Rizal’s Last Hours

On December 26, 1896, the military court tried Jose Rizal and later found him guilty of rebellion, sedition, and conspiracy. The Spanish authorities believed that Rizal’s writings “fatally and necessarily” incited the rebellion which, by 1896, had already become a revolution. On December 29 at 6 a.m., Capt. Rafael Dominguez read before Rizal his death sentence. His execution was scheduled the following day.

At around 7 a.m. of December 29, Rizal was transferred to his death cell in Fort Santiago. There he received numerous visitors, including his counsel; some Spanish officials; and several priests, his former professors, with whom he supposedly discussed reason and religion. The Archbishop of Manila, Rev. Bernardino Nozaleda, recalled: “During that day, although Rizal did not reject [the Jesuits], he persisted in his errors contrary to the Catholic faith.… However, at the last hour, Rizal abjured, in writing, his religious errors.” In other words, Rizal, a Mason, was said to have recanted his statements against the Church and to have returned to the Catholic faith.

The controversy over Rizal’s retraction has not been settled. The “original” document of Rizal’s “retraction” was found in the archdiocesan archives in 1935, 39 years after having disappeared the day Rizal was shot. There was no record of anybody seeing this “original” document in 1896, except the publishers of La Voz Española, which published its contents on the day of Rizal’s execution: “We have seen and read his (Rizal’s) own handwritten retraction which he sent to our dear and venerable Archbishop….” Most experts think that the handwriting on the document is authentic. However, scholars are baffled as to why Rizal, who courageously faced persecution for most of his life, and who was finally sentenced to death for his beliefs, would suddenly balk at the last, futile moment. (For more discussion on Rizal’s retraction, see Garcia, 1964; Guerrero, 1998; and Vaño, 1985).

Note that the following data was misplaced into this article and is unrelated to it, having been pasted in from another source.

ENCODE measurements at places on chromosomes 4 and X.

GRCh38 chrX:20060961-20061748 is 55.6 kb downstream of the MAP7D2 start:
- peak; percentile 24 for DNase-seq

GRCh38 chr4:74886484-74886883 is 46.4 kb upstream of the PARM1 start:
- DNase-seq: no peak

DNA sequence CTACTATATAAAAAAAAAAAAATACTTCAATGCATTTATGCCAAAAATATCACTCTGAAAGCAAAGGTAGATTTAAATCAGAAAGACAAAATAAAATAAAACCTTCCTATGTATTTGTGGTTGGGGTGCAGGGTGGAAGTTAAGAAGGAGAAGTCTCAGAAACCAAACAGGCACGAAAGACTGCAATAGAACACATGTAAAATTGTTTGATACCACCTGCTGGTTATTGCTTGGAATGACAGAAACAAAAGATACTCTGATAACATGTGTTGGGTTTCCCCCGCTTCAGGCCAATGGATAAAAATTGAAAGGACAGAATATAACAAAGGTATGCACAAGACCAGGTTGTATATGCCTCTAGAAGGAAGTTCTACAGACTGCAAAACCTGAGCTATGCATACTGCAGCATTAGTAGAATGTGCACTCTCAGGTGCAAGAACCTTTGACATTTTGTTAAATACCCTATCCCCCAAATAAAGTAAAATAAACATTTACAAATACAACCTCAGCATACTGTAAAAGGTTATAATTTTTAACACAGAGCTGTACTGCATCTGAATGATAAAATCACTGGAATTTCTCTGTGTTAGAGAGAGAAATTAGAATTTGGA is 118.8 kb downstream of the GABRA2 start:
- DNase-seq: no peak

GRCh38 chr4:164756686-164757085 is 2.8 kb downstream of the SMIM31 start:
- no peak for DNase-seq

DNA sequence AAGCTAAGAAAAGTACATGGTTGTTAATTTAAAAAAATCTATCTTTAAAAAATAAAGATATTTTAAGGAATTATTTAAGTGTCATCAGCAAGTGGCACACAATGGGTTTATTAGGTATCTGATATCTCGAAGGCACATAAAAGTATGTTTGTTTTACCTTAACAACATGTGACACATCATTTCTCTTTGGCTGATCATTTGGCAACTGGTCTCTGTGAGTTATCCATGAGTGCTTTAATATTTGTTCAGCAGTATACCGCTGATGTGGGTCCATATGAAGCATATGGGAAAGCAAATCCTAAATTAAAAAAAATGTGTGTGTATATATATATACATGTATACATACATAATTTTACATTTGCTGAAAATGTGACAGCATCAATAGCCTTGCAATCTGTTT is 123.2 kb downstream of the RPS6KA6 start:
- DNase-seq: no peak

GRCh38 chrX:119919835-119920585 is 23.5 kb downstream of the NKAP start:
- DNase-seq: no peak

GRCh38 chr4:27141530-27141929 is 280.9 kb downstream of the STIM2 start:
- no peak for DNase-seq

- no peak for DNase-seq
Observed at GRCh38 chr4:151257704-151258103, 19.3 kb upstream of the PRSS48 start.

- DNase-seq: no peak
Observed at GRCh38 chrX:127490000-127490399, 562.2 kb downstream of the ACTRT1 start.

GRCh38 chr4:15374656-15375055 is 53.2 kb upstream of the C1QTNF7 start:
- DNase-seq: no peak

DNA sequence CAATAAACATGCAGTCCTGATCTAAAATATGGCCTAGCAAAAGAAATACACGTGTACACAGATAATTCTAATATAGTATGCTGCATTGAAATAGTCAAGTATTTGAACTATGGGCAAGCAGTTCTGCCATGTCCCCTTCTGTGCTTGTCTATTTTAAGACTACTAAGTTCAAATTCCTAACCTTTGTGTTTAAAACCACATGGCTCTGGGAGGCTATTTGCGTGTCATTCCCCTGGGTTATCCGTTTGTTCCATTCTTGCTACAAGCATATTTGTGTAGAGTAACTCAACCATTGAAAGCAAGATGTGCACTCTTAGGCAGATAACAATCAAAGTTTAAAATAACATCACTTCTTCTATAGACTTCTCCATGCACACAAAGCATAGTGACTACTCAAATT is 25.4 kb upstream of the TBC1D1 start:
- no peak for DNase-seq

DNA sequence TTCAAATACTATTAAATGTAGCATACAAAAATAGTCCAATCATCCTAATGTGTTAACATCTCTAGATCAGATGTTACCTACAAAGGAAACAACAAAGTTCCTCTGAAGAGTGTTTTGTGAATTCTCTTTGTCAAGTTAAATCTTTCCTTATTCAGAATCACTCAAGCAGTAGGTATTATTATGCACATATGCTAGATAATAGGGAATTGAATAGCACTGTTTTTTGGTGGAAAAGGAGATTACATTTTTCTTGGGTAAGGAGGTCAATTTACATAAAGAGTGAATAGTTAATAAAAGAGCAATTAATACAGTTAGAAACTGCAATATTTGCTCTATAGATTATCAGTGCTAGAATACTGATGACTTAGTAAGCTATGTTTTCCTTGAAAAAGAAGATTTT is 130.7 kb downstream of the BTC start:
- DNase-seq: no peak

In his last hours Rizal read the Bible and Thomas à Kempis’s Imitation of Christ, which he later dedicated to Josephine Bracken. He also wrote the poem “Mi Ultimo Adiós,” which he concealed in an alcohol burner. When his family came to see him, he asked pardon from his mother and talked to his sisters as they entered his cell one by one. He also wrote letters. In his last letter, addressed to Paciano Rizal, he asked his brother to ask their father for forgiveness for all the pain he had caused him. To his friend Ferdinand Blumentritt, he wrote: “When you receive this letter, I shall be dead by then…. Tomorrow at seven, I shall be shot; but I am innocent of the crime of rebellion…. I am going to die with a tranquil conscience.”

At 7 a.m. on December 30, 1896 at Luneta, Manila, the 35-year-old patriot was shot in the back by a firing squad. He hesitated, turned halfway around to face his executioners, and fell on his back to face the Philippine sun.


Garcia, Ricardo P. The Great Debate: The Rizal Retraction. Quezon City: R.P. Garcia Publishing Co., 1964.

Guerrero, Leon Ma. The First Filipino. Manila: Guerrero Publishing, 1998.

“His Last Hours.” http://www.joserizal.ph/lh01.html

Vaño, Manolo O. Light in Rizal’s Death Cell: The true story of Rizal’s last 24 hours on earth based on eyewitnesses’ testimonies and newspaper reports. Quezon City: New Day Publishing, 1985.

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